Why a major version?
RapidMiner Server 8.0 comes with a brand-new architecture, delivering some exciting changes: full scalability, more useful queues, improved resource management, a nicer UI and a lot of changes that will open many new use cases. This represents a big leap in what RapidMiner Server can do for you.
So, what does the new architecture look like?
Each blue box represents a separate machine. The big box to the left represents the central RapidMiner Server, which provides the web UI and receives all the user requests. All this is done by the RapidMiner Server central node:
The Job Agents (in dark blue) are the new kids on the block. They can be deployed in remote machines or locally in the central node and have to be configured to point to one queue each. The Job Agents check their queue and pick up any pending jobs, spawn a Job Container and execute the job (the user process designed in Studio). This means increased scalability and resource sharing and management among users or projects.
Although scalability is the main new feature, it's still possible to run RapidMiner Server in a single machine with one (or more) local Job Agents executing the jobs. Even if you run everything in a single machine, the new architecture will provide better fault tolerance and improved reliability.
More about each component. What should I install?
There are two components:
You will be able to download it from our website. The installation process is equivalent to what you know from the older Server versions. During the installation, you will be able to select whether you want to have a local Job Agent or not. And, if so, what resources will be dedicated to it (memory and CPUs).
If you already have a Server running, you can migrate it to the new version. There will be two migration options:
Potentially, you could have several local queues and Job Agents, but each will take up its share of memory. That kind of configuration could be good if you have a big machine that you want to split in a logical way to share its resources among user groups or applications.
You can download the Job Agent from our downloads page. It is a zip package that you need to decompress wherever you want it to run. You need to edit its configuration file to point it to the right Server and queue, but alternatively, every time you create a new queue in the Server’s UI, a new link will appear to download the configuration and you can directly copy and paste in the Job Agent’s folder.
How does it work?
When a user schedules a process from Studio or from the Server's UI, the process is placed into the corresponding queue. Any of the Job Agents connected to that queue can pick up the work and run the process. The RapidMiner Server (and the user, through the UI or Studio) gets notified and logs become available.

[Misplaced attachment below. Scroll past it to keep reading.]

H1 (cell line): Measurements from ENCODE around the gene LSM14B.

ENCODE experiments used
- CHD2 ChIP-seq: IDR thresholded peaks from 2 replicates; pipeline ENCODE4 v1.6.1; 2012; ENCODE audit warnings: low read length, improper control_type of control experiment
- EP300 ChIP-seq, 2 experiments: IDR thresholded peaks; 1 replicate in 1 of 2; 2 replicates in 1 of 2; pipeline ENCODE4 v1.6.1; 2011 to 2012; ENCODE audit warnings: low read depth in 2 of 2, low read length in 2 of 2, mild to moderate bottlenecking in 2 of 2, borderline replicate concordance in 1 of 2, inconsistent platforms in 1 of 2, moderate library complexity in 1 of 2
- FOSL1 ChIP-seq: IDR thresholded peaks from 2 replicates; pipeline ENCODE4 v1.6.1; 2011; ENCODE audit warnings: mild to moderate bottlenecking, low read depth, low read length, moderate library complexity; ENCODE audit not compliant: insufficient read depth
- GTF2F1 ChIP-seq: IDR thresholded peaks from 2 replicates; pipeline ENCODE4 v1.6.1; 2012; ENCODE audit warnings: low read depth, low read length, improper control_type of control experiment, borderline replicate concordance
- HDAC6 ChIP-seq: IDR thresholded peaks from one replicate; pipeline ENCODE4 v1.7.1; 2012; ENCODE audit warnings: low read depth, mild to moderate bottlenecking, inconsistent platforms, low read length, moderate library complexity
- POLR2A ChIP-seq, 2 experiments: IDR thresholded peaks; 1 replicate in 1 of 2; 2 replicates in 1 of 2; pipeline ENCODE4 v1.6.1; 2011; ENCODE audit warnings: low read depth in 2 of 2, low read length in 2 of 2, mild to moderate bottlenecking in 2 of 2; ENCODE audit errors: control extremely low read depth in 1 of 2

The process is fully executed in the Job Agent. It connects to the repository, external data sources or whatever is needed for the process independently. There is no data flow from the Server to the Job Agents.
Queues and Scheduling
Differently from what happened in previous versions, queues are now linked to Job Agents. Queues have user permissions and sending a process/job to a queue determines which Job Agents will work on it or how many resource will be available. Many processes can be run in parallel if there are enough free resources, but a single process is always run by a single Job Agent.
If no free resources are available when a process is scheduled, it waits in the queue until it's picked up by an available Job Agent.
What doesn't change
Only processes launched or scheduled from Studio or from the Server's GUI are executed in the Job Agents. Jobs requested through Web Services, Web apps or triggers are not affected by the architecture change and they will continue to run in the central RapidMiner Server.
In a nutshell, these are the most noticeable differences from the old version:
RapidMiner 8.0 is a big step for scalability and management, but we are just getting started! Take a look at this other post in our company blog. There are more architectural issues that we want to address, like moving the web-services executions to the Job Agents, improving latency and performance, going for a fully highly available environment, and much more. Stay tuned!
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